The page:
Heart Attack - Cruise Ship - Valerie KingThis story involves Ms. Valerie King who was sailing with her husband, Tony King, on the Princess cruise ship from San Fransisco to Barbados after leaving on October 9th.  Ms. King suffered a heart attack while on board the cruise ship.  The ship doctor informed her that she had to disembark at the next port which was Cabo San Lucas in Mexico on October 12th.

A newspaper in the U.K., the Warrington Guardian, reports that after being sent from the cruise ship, Ms. King has been stuck in the hospital and has incurred over $125,000 in medical expenses.  Ms. King's daughter, Anita, flew from England to Cabo San Lucas to try and support her father as her mother's stay in the intensive care unit is now approaching three weeks. 

The newspaper quotes daughter Anita as stating that the hospital is "pressing for payment and the account manager followed us into a cafe after we had visited my mother to ask about settling the bill."

This case reveals a problem that many passenger do not understand when considering a cruise.  We have been contacted by many cruise passengers who end up in hospitals in Mexico and the Caribbean ports of call.  The hospitals in Mexico are the worst when it comes to running up medical expenses on cruise passengers. The first thing these hospitals want to know is your Visa card numbers and the expiration date.  This is in stark contrast to healthcare providers in some European ports, such as Sweden or Norway, where the medical treatment is outstanding and the passengers are not charged for anything.

When reading about this case, I thought of my own family experiences.  My father had a heart attack in London. He received good medical care in the British health care system and was charged nothing.  I can not imagine having to experience a nightmare like the Knight family where your parent is essentially a hostage in a sub-standard medical facility with the hospital administrator following you around like a over-zealous bill collector trying to collect over $125,000.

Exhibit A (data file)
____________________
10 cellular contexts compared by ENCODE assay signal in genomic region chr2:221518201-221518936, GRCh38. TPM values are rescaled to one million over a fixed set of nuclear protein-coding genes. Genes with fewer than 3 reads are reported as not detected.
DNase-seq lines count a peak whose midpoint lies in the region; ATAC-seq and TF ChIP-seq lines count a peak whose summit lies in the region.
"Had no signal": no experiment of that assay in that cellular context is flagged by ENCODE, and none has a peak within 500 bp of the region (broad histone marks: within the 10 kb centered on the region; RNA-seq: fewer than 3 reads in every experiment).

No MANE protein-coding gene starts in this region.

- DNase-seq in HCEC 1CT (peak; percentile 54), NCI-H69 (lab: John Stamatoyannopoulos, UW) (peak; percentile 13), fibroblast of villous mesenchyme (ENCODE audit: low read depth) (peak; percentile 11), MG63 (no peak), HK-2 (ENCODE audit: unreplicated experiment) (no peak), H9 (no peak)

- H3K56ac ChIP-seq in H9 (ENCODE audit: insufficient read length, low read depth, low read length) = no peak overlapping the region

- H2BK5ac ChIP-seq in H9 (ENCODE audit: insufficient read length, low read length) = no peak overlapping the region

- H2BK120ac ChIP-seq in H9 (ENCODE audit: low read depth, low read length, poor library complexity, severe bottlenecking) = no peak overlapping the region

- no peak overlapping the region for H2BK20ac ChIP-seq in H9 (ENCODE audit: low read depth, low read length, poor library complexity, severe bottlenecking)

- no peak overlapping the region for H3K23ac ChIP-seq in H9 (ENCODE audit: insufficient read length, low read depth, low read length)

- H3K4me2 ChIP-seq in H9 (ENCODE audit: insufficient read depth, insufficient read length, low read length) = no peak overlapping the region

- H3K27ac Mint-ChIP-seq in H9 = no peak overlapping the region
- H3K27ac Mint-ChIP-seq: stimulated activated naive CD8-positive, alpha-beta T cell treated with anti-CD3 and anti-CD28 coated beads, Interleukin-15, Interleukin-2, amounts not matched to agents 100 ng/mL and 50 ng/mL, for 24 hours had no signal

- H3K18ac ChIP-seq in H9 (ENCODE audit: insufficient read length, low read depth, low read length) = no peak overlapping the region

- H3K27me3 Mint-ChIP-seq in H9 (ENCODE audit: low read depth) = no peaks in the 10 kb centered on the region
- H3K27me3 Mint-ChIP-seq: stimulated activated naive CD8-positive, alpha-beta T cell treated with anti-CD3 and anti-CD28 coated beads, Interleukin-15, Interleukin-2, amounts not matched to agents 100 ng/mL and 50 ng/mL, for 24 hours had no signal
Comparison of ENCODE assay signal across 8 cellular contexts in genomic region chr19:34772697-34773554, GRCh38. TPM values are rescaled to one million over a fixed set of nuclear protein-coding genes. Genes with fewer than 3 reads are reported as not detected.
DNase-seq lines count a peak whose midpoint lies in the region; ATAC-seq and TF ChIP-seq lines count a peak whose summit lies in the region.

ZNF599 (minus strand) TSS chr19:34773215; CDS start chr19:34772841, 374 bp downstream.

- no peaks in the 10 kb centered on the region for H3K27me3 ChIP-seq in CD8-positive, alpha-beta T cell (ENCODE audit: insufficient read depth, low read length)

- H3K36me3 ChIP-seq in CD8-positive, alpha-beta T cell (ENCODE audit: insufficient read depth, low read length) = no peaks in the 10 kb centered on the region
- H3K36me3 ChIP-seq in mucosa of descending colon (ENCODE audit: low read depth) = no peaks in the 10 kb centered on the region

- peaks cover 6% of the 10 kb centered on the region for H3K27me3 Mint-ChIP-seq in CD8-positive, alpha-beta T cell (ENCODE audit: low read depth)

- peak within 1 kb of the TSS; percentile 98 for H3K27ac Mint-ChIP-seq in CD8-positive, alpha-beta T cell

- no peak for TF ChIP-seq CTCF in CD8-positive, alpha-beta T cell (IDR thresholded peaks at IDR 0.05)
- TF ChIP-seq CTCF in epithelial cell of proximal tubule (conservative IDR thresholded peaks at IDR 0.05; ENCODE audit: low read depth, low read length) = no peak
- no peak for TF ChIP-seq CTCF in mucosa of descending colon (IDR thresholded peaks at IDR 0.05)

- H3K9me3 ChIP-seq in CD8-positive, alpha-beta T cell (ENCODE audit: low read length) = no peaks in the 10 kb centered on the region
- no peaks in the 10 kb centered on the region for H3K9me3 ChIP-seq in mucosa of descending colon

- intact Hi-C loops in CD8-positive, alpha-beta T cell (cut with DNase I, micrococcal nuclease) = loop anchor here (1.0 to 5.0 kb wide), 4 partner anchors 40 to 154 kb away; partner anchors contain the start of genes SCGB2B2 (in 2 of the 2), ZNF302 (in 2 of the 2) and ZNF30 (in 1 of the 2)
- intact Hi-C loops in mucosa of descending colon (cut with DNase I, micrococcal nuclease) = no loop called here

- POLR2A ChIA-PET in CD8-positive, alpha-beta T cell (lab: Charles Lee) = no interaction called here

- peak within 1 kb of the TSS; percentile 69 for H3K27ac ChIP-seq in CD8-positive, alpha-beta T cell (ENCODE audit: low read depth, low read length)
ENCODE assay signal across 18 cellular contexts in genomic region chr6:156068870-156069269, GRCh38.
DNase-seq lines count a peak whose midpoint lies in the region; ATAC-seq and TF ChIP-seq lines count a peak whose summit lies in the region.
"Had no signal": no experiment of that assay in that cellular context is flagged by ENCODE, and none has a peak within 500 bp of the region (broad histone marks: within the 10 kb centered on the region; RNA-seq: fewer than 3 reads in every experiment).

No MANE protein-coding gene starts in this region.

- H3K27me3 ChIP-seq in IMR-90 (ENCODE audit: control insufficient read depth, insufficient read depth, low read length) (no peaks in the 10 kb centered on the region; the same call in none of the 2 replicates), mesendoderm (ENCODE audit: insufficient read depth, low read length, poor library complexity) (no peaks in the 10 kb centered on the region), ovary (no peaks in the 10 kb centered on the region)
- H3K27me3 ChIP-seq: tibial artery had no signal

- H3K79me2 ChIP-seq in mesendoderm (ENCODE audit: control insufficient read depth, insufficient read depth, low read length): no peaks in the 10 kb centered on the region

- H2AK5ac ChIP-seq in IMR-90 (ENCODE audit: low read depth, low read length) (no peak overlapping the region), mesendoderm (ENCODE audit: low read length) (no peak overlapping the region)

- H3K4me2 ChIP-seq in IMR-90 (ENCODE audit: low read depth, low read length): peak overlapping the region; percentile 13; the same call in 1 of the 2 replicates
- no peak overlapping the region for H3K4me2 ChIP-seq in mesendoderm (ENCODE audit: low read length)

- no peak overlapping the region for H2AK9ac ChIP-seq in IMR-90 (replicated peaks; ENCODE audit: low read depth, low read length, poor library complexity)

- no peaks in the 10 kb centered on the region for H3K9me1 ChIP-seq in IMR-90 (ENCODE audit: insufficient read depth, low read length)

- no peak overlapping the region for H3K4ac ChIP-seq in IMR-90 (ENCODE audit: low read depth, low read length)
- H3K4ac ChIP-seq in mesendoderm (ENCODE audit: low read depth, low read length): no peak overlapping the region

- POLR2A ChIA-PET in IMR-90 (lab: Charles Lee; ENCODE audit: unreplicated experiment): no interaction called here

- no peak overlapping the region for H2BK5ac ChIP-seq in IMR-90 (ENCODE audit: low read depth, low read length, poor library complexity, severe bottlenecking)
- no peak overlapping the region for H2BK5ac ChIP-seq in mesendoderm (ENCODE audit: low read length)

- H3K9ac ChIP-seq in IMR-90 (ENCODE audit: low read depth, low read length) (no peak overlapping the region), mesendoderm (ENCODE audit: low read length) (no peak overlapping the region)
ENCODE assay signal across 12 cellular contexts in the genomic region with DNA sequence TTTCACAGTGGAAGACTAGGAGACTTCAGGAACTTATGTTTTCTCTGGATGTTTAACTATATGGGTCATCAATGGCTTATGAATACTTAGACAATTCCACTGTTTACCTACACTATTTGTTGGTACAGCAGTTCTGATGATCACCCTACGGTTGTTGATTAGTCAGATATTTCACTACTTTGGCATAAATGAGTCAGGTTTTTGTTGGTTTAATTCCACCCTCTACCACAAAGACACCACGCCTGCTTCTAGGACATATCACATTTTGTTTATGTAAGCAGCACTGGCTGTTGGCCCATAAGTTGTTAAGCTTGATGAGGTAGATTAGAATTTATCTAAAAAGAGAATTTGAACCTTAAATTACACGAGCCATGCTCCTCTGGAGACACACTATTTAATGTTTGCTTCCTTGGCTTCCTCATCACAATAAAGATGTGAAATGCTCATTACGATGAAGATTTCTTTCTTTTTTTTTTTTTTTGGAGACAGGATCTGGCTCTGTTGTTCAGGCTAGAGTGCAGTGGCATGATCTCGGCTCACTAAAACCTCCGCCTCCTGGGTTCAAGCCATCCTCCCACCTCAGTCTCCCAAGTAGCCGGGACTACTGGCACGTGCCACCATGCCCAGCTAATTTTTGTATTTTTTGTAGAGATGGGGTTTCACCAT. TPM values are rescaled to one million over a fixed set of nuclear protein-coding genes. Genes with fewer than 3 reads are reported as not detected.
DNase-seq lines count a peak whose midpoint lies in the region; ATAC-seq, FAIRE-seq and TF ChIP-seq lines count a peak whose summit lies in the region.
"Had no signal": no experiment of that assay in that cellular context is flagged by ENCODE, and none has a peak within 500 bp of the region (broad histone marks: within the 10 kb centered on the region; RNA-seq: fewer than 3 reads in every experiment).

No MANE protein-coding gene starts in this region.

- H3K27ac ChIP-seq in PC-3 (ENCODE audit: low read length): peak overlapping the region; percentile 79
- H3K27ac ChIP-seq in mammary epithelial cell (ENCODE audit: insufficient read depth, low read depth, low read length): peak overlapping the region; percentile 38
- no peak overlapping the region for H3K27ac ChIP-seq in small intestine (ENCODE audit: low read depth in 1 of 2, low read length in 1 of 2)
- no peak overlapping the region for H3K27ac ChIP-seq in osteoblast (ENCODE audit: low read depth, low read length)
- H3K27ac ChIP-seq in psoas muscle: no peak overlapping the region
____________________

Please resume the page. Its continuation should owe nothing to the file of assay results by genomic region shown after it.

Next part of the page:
Mexican Hospital - Cruise Ship - Heart AttackCruise lines need to warn passengers that if they become ill while sailing into Mexico, the local medical system is designed to suck the patients like a lime at a tequila party. 

In addition to the big bill from the Mexican doctors, the cruise line handed Mr. Knight with a bill for his wife's overnight stay in the cruise ship's sick bay of around $5,000 dollars. This took his credit card just about to the limit and left him with no funds to give a deposit to the hospital.  

Cruise lines should not use their limited medical facilities as a profit center to gouge passengers in distress.

What a predicament.  Vacationing passengers spend thousands of dollars for a cruise only to be charged $5,000 by the cruise line and dumped in a Mexican hospital which charges over $125,000!  The Knight's travel insurance in the U.K. also denied coverage citing exclusions for pre-existing conditions. 

Please take a minute and help the Knight family.  Please e-mail anita@andalan.plus.com and consider sending her a donation of $100 to help the family with this plight.

 

Photo credits:  Knight family via Warrington Guardian

No Cruises In Placencia: Royal Caribbean Refuses to Discuss its Environmental Record

Last month I ran across an interesting blog called No Cruises In Placencia which focuses  on the plight of the tranquil fishing village of Placencia, Belize which Royal Caribbean has targeted as a future site for a new port for its cruise ships.